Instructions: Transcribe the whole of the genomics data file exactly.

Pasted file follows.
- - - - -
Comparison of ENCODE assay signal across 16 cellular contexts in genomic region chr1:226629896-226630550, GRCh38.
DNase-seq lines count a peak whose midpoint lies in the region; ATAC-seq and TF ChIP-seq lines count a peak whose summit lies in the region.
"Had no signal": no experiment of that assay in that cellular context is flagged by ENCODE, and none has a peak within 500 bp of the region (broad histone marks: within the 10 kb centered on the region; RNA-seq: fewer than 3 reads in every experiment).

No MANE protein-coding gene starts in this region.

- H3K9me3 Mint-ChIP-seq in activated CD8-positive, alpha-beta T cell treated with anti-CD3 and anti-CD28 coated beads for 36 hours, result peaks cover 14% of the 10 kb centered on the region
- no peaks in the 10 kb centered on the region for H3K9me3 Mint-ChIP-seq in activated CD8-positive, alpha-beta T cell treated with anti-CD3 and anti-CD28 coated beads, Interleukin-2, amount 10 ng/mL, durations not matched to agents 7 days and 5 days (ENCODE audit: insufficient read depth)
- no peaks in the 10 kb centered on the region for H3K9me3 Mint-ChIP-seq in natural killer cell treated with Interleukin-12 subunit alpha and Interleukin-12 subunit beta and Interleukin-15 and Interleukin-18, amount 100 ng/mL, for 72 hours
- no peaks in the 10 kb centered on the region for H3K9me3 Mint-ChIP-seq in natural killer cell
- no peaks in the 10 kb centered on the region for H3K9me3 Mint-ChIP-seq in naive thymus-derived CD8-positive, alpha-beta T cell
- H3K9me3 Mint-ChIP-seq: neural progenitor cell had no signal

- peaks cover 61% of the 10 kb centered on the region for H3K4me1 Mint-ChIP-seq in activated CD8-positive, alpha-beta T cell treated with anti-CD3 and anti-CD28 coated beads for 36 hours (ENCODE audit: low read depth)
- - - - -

Comparison of ENCODE assay signal across 16 cellular contexts in genomic region chr1:226629896-226630550, GRCh38.
DNase-seq lines count a peak whose midpoint lies in the region; ATAC-seq and TF ChIP-seq lines count a peak whose summit lies in the region.
"Had no signal": no experiment of that assay in that cellular context is flagged by ENCODE, and none has a peak within 500 bp of the region (broad histone marks: within the 10 kb centered on the region; RNA-seq: fewer than 3 reads in every experiment).

No MANE protein-coding gene starts in this region.

- H3K9me3 Mint-ChIP-seq in activated CD8-positive, alpha-beta T cell treated with anti-CD3 and anti-CD28 coated beads for 36 hours, result peaks cover 14% of the 10 kb centered on the region
- no peaks in the 10 kb centered on the region for H3K9me3 Mint-ChIP-seq in activated CD8-positive, alpha-beta T cell treated with anti-CD3 and anti-CD28 coated beads, Interleukin-2, amount 10 ng/mL, durations not matched to agents 7 days and 5 days (ENCODE audit: insufficient read depth)
- no peaks in the 10 kb centered on the region for H3K9me3 Mint-ChIP-seq in natural killer cell treated with Interleukin-12 subunit alpha and Interleukin-12 subunit beta and Interleukin-15 and Interleukin-18, amount 100 ng/mL, for 72 hours
- no peaks in the 10 kb centered on the region for H3K9me3 Mint-ChIP-seq in natural killer cell
- no peaks in the 10 kb centered on the region for H3K9me3 Mint-ChIP-seq in naive thymus-derived CD8-positive, alpha-beta T cell
- H3K9me3 Mint-ChIP-seq: neural progenitor cell had no signal

- peaks cover 61% of the 10 kb centered on the region for H3K4me1 Mint-ChIP-seq in activated CD8-positive, alpha-beta T cell treated with anti-CD3 and anti-CD28 coated beads for 36 hours (ENCODE audit: low read depth)